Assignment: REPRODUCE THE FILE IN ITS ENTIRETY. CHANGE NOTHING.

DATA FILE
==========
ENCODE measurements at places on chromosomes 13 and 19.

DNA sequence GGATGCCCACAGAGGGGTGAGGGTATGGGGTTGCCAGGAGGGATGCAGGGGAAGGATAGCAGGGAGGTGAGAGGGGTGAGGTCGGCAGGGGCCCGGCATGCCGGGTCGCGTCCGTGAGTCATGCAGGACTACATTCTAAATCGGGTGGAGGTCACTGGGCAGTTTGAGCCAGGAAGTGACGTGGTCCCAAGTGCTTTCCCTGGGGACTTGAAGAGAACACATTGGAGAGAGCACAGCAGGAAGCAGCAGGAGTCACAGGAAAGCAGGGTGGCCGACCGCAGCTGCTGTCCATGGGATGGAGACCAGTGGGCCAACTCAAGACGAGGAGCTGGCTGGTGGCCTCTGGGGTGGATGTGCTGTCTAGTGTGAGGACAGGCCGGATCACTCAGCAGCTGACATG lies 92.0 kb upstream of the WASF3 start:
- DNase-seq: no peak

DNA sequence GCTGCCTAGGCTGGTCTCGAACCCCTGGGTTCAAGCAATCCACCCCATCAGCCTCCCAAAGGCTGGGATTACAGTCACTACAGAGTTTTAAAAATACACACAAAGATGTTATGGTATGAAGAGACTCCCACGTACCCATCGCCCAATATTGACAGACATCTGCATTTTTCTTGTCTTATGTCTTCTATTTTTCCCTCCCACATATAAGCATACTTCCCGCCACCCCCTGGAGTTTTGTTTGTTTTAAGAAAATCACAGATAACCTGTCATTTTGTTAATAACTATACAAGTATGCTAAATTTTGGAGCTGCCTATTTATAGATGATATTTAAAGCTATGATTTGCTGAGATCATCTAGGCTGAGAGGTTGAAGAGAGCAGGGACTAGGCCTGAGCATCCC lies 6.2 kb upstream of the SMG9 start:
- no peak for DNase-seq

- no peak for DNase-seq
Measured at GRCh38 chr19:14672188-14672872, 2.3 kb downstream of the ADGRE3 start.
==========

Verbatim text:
ENCODE measurements at places on chromosomes 13 and 19.

DNA sequence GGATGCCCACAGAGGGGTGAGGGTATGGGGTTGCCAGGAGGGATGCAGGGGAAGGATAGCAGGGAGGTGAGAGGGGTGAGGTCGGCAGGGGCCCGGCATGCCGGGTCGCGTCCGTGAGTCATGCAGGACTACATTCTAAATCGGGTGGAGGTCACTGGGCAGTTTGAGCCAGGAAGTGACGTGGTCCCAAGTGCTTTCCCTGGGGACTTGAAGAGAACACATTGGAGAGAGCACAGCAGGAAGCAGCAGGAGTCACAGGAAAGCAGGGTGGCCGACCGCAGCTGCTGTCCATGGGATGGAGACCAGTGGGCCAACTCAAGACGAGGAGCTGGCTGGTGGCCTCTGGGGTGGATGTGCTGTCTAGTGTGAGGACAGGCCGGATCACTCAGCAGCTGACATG lies 92.0 kb upstream of the WASF3 start:
- DNase-seq: no peak

DNA sequence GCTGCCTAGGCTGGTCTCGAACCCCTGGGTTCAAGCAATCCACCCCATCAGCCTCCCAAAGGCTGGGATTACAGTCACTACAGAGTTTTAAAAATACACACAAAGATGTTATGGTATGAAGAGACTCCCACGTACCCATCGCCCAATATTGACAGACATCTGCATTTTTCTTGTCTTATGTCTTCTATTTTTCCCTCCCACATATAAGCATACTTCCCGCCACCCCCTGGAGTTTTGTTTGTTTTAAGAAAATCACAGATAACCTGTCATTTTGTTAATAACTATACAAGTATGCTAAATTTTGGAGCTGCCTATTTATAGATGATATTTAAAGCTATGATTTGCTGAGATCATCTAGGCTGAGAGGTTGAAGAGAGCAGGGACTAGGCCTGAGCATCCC lies 6.2 kb upstream of the SMG9 start:
- no peak for DNase-seq

- no peak for DNase-seq
Measured at GRCh38 chr19:14672188-14672872, 2.3 kb downstream of the ADGRE3 start.